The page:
TJ_Perenara_Hurricanes_BrumbiesIt was another much anticipated weekend in Super Rugby as the long, drawn out (but shortened) season reaches its climax. It was a pity there was no South African team in the semis, but in truth, they have not been good enough. The Stormers had a home semi, and they could not even fall over the line at Newlands, being comprehensively outplayed.

The most consistent team in the competition, the Canes, were comfortable winners against the willing, but fatigued Brumbies. The Canes had too much ammo out wide for the Brumbies, in fact probably too much for most teams in this year’s competition. They have had some close shaves, but as I’ve said before, they were resolute and patient on defence, and when they were under pressure, they managed to get out of jail with turnovers and /or opposition errors. They do play very close to the offside line on defence, but their work post tackle is generally very good. The Brumbies had to travel, probably something that we have to acknowledge as being one of this competition’s severe downsides, and nothing will change. It hurt them. It hurts all teams whose preparation is interrupted by endless flights and the effect that west-to-east travel has on the human clock. To their credit, they didn’t whinge about it and never used it as an excuse. I didn’t hear so much as a whimper about the referee, Glen Jackson, and so he too will walk away from this season feeling that he has achieved something significant and a milestone of a very tidy semi-final.

The other semi-final between the Tahs and the Highlanders looked like it may be a tougher assignment and hence the appointment of Craig Joubert to ref the game. It was a game played with much intensity, ferocious tackling, fantastic line speed and generally good discipline (we will get back to that). In the end, the team called the Highlanders won by 5 tries to 1. Seems easy enough. Not really. With the score close at 20 -17, they were awarded a penalty try for a dangerous tackle, and Jacques Potgieter was sin-binned as a result.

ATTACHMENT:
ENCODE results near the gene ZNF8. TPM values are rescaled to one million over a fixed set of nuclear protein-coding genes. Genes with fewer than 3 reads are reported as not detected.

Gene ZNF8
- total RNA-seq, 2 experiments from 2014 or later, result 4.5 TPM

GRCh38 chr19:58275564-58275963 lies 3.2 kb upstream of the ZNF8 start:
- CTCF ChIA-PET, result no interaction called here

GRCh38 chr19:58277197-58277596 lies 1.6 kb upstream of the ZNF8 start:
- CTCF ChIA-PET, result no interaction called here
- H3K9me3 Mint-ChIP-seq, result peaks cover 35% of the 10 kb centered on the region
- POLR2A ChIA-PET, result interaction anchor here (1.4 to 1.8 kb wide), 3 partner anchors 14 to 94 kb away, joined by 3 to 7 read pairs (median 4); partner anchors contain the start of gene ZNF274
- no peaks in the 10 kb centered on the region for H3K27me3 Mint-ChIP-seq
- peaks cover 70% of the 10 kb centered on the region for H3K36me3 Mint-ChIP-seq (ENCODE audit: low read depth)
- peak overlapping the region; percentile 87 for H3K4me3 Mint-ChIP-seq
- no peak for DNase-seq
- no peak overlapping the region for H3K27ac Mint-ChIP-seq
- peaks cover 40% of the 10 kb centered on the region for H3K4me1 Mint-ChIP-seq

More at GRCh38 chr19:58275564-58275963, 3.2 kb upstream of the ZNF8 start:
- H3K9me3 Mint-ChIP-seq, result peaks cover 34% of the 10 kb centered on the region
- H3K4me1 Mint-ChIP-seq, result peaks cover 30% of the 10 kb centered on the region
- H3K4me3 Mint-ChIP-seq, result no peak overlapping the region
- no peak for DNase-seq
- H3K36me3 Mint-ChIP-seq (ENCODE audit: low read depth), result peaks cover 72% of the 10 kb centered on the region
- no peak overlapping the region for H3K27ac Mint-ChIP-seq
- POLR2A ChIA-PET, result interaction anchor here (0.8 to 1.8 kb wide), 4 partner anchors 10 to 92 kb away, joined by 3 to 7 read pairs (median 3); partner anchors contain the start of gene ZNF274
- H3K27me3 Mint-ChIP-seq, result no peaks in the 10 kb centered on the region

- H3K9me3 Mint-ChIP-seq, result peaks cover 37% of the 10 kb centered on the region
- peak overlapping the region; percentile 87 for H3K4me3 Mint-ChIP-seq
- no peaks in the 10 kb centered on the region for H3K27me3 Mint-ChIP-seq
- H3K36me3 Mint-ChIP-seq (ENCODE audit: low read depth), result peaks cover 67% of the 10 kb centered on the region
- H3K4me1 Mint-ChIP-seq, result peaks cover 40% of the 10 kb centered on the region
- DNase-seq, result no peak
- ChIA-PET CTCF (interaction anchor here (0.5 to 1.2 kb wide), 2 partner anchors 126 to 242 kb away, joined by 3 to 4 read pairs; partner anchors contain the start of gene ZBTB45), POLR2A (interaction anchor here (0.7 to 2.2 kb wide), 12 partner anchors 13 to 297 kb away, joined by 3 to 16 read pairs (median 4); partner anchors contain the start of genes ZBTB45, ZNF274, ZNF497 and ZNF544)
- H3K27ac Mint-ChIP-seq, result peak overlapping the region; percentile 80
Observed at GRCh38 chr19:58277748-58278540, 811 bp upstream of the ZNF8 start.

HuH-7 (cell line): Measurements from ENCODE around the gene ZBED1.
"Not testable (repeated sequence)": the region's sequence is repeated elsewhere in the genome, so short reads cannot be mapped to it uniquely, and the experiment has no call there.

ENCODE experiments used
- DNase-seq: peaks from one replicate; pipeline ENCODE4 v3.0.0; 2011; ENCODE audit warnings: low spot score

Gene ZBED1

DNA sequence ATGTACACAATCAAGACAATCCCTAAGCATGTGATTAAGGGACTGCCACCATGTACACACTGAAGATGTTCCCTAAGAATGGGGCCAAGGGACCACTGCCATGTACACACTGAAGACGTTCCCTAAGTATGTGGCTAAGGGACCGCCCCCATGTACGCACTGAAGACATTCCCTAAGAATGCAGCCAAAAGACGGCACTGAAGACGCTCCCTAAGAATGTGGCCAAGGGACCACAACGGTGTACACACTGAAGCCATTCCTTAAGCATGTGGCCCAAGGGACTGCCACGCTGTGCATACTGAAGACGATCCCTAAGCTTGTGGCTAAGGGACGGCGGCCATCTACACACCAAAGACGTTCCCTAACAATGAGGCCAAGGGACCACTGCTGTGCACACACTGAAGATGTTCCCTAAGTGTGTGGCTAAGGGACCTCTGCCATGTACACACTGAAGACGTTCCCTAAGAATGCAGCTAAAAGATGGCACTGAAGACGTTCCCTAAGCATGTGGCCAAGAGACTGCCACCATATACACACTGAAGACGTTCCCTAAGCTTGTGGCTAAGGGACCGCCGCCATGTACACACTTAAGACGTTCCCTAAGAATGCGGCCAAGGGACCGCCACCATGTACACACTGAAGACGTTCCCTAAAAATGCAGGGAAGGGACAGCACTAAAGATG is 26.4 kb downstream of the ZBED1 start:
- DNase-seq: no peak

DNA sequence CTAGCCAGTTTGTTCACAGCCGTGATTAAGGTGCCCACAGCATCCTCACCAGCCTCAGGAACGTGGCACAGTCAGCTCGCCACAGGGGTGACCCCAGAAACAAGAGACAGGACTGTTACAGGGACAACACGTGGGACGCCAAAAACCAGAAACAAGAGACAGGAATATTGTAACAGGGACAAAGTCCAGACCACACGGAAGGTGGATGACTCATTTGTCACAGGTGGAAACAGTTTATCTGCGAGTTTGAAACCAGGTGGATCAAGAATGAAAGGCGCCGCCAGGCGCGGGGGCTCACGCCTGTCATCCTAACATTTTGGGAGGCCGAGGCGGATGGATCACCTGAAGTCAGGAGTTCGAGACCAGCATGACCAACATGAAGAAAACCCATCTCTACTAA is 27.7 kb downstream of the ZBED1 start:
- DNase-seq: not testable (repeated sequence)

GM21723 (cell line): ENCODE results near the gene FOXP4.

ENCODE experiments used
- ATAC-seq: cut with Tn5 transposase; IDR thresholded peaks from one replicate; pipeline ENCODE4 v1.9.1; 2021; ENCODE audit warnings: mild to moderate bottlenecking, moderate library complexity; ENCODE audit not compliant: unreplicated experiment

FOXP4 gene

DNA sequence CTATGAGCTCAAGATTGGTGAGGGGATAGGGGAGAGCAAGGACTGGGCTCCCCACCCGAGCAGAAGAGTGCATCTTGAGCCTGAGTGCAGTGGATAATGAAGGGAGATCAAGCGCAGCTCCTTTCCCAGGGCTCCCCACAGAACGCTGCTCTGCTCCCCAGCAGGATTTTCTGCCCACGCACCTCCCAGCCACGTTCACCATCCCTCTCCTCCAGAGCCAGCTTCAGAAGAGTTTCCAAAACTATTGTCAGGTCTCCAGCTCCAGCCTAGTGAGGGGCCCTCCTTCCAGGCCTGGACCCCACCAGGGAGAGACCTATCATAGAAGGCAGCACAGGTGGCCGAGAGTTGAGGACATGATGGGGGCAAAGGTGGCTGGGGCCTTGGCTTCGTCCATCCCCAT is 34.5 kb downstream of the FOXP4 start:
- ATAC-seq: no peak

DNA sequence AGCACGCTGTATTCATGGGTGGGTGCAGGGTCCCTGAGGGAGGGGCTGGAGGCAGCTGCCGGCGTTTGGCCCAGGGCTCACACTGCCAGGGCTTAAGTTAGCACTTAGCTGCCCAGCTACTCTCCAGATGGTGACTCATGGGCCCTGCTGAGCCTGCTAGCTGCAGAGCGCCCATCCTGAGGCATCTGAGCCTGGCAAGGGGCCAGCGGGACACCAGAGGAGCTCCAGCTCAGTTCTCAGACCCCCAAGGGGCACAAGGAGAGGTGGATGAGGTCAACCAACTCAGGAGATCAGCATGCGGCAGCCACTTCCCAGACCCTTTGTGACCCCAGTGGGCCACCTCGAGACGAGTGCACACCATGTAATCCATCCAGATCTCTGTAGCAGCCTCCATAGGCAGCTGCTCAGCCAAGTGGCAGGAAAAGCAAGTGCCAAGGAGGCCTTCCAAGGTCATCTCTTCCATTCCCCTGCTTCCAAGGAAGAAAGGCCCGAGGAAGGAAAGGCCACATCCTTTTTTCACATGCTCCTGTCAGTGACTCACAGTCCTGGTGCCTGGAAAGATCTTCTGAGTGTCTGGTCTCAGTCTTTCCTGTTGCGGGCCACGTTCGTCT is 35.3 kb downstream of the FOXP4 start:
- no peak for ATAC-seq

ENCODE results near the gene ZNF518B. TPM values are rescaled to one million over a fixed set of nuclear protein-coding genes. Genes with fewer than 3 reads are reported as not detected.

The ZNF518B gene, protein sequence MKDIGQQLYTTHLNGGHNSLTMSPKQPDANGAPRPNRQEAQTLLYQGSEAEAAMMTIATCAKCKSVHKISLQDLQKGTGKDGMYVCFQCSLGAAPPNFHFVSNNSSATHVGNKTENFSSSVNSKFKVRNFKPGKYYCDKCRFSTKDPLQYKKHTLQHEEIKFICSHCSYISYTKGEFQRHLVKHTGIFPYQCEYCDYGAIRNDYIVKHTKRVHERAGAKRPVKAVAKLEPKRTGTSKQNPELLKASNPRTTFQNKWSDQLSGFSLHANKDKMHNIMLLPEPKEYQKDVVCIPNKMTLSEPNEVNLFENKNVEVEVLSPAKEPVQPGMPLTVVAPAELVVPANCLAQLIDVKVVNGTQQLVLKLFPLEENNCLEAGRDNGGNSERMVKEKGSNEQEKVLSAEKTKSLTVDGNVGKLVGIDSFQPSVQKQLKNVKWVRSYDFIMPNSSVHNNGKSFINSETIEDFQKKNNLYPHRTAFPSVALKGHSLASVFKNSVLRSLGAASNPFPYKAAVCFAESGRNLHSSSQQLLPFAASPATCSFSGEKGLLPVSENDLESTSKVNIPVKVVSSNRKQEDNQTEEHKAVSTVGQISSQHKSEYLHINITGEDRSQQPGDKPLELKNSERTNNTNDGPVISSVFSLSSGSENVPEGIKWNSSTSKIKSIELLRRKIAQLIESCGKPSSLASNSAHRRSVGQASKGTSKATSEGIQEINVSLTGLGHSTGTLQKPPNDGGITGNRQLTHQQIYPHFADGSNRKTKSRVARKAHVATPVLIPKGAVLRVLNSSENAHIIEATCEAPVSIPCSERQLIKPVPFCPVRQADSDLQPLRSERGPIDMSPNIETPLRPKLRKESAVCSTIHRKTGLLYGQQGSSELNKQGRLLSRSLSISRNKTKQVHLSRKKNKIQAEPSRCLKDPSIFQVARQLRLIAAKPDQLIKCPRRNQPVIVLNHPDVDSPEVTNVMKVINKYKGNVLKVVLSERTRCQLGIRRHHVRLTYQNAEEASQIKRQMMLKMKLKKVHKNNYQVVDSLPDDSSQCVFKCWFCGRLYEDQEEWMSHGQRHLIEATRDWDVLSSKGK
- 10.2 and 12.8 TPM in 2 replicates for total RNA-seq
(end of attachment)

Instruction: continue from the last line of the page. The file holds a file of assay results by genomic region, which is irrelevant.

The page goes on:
This led to Phil Kearns, a really good guy off the field, spitting his dummy out and showing his true colours by claiming that the referee was having a shocker. He then tried to include Rod Kafer into the mix, who wouldn’t be drawn into the tirade. It was an appalling bit of commentary and must have left his employers red-faced at the degree of parochialism he was showing to an audience that deserved better. Not only did he display the petulance that cannot and should not be tolerated, but he misled the public (ignorantly I would say) about the actual events that were transpiring in the match. What a joke! And therein lies the issue … the networks are only too keen to get ex-players involved, some of whom only have the most basic knowledge of the laws of the game; and these characters are misleading the public and giving them a distorted view of events on the field.

When will the likes of Fox, SuperSport and Sky finally emerge from their slumber and get an expert who will be able to help the public get access to the correct information, information that they deserve as the paying consumers!! It needs to be someone unattached to any vested interest or organisation who can encourage and display independent thinking, who is prepared to say it like it is and thereby produce an offering that their customers have been craving! But for some reason, there is this delay. Why they think that an ex-player or ex-coach will necessarily be able to dissect a game better than an ex-match official is pure guesswork!